So if someone who handles quality control @ AA listens to a tape from last week and hears an agent screaming and swearing at a customer, there's no way for them to track down the agent?
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Old Oct 19, 16, 6:34 pm
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Originally Posted by XLR26 View Post
So if someone who handles quality control @ AA listens to a tape from last week and hears an agent screaming and swearing at a customer, there's no way for them to track down the agent?
Not remotely similar.

Last edited by JonNYC; Oct 19, 16 at 6:56 pm
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Old Oct 19, 16, 7:45 pm
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Reading this reminds me of a "illegal change on airport" when JL changed the arrival airport from ICN to GMP. The tickets had numerous involuntary changes between booking and travel including canceled flights by QF, JL and AA plus numerous time changes. It were reissued 3 times since that airport change without hiccup but then got hung up on yet another involuntary change.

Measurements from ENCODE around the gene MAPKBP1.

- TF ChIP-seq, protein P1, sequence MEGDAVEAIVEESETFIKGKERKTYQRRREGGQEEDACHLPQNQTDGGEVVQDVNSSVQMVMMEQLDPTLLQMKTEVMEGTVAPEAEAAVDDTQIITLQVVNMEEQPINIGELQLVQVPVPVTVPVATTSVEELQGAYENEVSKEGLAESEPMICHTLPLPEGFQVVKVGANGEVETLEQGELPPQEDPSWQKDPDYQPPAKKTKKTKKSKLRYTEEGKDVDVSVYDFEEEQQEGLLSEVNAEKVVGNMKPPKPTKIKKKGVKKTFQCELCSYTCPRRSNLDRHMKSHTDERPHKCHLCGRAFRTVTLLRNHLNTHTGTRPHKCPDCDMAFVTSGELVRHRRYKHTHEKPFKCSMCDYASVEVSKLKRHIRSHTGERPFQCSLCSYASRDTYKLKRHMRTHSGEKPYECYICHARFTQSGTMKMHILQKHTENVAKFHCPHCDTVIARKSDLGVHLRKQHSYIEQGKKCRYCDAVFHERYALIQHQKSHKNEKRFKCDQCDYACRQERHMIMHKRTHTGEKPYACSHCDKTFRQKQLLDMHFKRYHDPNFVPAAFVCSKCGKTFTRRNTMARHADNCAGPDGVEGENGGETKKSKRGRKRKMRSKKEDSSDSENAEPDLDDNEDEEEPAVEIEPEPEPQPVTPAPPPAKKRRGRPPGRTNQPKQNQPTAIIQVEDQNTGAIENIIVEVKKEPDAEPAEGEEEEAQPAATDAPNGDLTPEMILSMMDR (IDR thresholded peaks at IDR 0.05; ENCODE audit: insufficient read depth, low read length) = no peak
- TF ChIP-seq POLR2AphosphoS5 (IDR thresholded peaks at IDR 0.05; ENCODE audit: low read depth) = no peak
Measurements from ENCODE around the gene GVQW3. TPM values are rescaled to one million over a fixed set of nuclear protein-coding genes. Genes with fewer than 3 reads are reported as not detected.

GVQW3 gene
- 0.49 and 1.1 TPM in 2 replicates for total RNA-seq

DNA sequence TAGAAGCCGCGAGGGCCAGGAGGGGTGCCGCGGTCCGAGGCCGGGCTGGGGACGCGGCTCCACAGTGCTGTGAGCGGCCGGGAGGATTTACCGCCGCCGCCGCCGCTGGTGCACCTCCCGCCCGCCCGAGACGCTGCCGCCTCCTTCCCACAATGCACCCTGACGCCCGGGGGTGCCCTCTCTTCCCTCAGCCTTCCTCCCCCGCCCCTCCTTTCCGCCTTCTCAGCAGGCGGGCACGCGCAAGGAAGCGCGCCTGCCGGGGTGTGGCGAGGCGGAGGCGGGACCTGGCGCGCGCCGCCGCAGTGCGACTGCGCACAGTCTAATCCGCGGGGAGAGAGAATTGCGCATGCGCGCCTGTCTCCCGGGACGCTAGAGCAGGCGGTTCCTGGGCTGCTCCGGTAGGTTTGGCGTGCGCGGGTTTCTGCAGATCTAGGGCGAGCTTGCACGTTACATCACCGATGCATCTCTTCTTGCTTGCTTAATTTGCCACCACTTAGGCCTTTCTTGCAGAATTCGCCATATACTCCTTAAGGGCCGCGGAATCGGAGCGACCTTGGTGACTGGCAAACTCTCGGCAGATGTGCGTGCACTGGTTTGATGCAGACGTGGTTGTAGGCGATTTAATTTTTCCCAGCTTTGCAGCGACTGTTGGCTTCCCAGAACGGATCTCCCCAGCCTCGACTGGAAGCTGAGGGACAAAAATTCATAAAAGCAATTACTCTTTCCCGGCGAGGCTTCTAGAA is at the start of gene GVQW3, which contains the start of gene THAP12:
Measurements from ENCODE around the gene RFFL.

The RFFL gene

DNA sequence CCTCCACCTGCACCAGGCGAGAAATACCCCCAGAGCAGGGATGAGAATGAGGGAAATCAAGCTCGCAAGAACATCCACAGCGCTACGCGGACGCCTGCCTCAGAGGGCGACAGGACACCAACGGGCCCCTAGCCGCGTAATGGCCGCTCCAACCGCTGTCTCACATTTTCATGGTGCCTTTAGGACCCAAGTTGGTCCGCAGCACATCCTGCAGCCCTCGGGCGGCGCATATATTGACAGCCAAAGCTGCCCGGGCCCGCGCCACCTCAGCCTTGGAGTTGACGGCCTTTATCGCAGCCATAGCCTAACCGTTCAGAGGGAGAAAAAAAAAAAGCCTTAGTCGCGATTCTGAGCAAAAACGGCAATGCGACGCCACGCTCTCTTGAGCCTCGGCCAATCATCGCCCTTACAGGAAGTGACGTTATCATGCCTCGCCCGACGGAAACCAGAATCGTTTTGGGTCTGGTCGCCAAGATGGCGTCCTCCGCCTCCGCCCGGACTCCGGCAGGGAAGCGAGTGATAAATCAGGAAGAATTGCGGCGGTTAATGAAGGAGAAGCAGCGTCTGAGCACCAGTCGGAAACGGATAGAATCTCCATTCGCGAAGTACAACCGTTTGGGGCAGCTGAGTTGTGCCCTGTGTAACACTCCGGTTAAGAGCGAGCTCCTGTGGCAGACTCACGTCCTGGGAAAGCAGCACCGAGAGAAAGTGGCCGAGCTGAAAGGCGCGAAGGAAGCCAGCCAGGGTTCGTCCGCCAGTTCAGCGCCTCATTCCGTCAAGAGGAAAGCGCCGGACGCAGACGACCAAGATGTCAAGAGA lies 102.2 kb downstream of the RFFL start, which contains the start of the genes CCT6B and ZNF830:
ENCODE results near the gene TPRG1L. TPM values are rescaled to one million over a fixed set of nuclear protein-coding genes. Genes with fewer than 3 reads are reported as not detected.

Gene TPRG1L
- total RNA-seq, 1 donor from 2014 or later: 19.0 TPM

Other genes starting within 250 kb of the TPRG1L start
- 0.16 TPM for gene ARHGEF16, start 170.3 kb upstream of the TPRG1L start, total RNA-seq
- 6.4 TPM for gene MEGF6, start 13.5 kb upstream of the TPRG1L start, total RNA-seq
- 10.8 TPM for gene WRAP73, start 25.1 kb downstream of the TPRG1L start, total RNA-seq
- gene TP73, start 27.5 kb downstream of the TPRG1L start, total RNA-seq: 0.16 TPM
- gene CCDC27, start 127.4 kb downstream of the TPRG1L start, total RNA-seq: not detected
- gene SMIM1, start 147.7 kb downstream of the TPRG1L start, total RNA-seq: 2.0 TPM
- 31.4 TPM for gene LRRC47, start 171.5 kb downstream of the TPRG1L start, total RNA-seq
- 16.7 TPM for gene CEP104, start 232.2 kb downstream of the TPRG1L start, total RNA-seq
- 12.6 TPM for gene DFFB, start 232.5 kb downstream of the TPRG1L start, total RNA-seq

An agent finally saw what caused the problem - the airport change was deemed illegal but it was due to JL switched the airport AND it was allowed at the time of rebooking. She made a note in the PNR, mentioned the reason and history of the "illegal airport change" and resent the reservation to the rate desk for reissue. Then 12 hours later the tickets were reissued. Thanks to that note I presume, the 1/2 doz or so subsequent changes (all involuntary) did not cause any more hiccup. I was shocked that we had not a single schedule change when we actually flew that itinerary.